In Cornwall her work evolved a more Impressionist style, first evident in her work The Beach, shown at the Royal Academy in 1909, and now on display at the Laing Art Gallery, Newcastle. She also began experimenting with nude compositions in open air settings which was considered rather shocking for the time.

As a student, Laura like all female artists of her era, had not been permitted to paint nude models in person, instead having to work from existing drawings. Laura confounded the absurdity of the tradition by depicting herself painting her nude subject, fellow artist Ella Naper, in her ground-breaking work Self Portrait with Nude in 1913, now in the collection of the National Portrait Gallery.

Censorship restrictions during the First World War limited Laura’s work, as coastal paintings and drawings were largely prohibited. She did however pick up a commission from the Canadian War Office for a series of paintings of physical training. In contrast, husband Harold had registered as a conscientious objector and was forced to work as a farm labourer.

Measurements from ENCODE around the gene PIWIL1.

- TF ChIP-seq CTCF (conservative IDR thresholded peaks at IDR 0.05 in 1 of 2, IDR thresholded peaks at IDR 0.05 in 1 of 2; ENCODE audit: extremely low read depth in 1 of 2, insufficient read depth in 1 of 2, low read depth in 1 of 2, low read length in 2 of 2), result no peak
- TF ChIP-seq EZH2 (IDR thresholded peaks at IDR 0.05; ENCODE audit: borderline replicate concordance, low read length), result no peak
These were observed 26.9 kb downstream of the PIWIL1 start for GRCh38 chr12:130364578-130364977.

At the end of the war the Knight’s relocated to St John’s Wood, London where Laura’s focus turned to ballet, a subject she had first visited after attending the Royal Opera House in 1911.  Given backstage access to Ballets Russes, Laura painted many of the leading ballet dancers of the time and was even commissioned to design the costumes for the ballet Les Roses in 1924.

Another common theme of Laura’s work was circus folk and performance, with the artist working closely with Fossets Circus in Islington and Bertam Mills Circus at Kensington Olympia throughout the 1920s. Despite the rapid, realist nature of the compositions, Knight still manages to capture the drama, exhilaration, and pathos of live performance and backstage mundanity in each work.